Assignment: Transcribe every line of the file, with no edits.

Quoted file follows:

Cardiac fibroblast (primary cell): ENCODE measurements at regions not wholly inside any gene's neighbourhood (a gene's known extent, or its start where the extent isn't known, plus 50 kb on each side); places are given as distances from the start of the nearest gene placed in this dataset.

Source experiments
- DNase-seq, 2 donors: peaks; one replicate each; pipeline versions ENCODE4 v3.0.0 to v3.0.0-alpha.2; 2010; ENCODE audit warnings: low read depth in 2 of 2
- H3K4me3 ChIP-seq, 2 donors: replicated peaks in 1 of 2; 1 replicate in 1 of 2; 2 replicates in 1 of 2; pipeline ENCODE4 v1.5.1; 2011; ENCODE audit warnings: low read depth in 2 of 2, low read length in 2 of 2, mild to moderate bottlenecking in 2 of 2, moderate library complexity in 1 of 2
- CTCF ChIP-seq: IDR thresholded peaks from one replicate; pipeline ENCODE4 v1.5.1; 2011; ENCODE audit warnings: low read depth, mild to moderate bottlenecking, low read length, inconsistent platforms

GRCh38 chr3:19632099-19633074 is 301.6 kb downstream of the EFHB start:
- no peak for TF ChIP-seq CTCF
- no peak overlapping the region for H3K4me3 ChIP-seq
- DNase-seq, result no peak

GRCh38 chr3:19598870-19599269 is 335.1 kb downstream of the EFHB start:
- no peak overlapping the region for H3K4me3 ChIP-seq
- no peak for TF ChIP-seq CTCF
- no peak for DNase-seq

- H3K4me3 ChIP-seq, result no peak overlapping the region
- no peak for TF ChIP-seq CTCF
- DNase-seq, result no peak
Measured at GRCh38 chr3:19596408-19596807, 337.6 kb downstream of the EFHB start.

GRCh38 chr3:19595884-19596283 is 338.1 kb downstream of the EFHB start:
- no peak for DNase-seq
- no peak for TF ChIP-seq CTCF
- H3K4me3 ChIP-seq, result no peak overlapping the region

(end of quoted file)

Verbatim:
Cardiac fibroblast (primary cell): ENCODE measurements at regions not wholly inside any gene's neighbourhood (a gene's known extent, or its start where the extent isn't known, plus 50 kb on each side); places are given as distances from the start of the nearest gene placed in this dataset.

Source experiments
- DNase-seq, 2 donors: peaks; one replicate each; pipeline versions ENCODE4 v3.0.0 to v3.0.0-alpha.2; 2010; ENCODE audit warnings: low read depth in 2 of 2
- H3K4me3 ChIP-seq, 2 donors: replicated peaks in 1 of 2; 1 replicate in 1 of 2; 2 replicates in 1 of 2; pipeline ENCODE4 v1.5.1; 2011; ENCODE audit warnings: low read depth in 2 of 2, low read length in 2 of 2, mild to moderate bottlenecking in 2 of 2, moderate library complexity in 1 of 2
- CTCF ChIP-seq: IDR thresholded peaks from one replicate; pipeline ENCODE4 v1.5.1; 2011; ENCODE audit warnings: low read depth, mild to moderate bottlenecking, low read length, inconsistent platforms

GRCh38 chr3:19632099-19633074 is 301.6 kb downstream of the EFHB start:
- no peak for TF ChIP-seq CTCF
- no peak overlapping the region for H3K4me3 ChIP-seq
- DNase-seq, result no peak

GRCh38 chr3:19598870-19599269 is 335.1 kb downstream of the EFHB start:
- no peak overlapping the region for H3K4me3 ChIP-seq
- no peak for TF ChIP-seq CTCF
- no peak for DNase-seq

- H3K4me3 ChIP-seq, result no peak overlapping the region
- no peak for TF ChIP-seq CTCF
- DNase-seq, result no peak
Measured at GRCh38 chr3:19596408-19596807, 337.6 kb downstream of the EFHB start.

GRCh38 chr3:19595884-19596283 is 338.1 kb downstream of the EFHB start:
- no peak for DNase-seq
- no peak for TF ChIP-seq CTCF
- H3K4me3 ChIP-seq, result no peak overlapping the region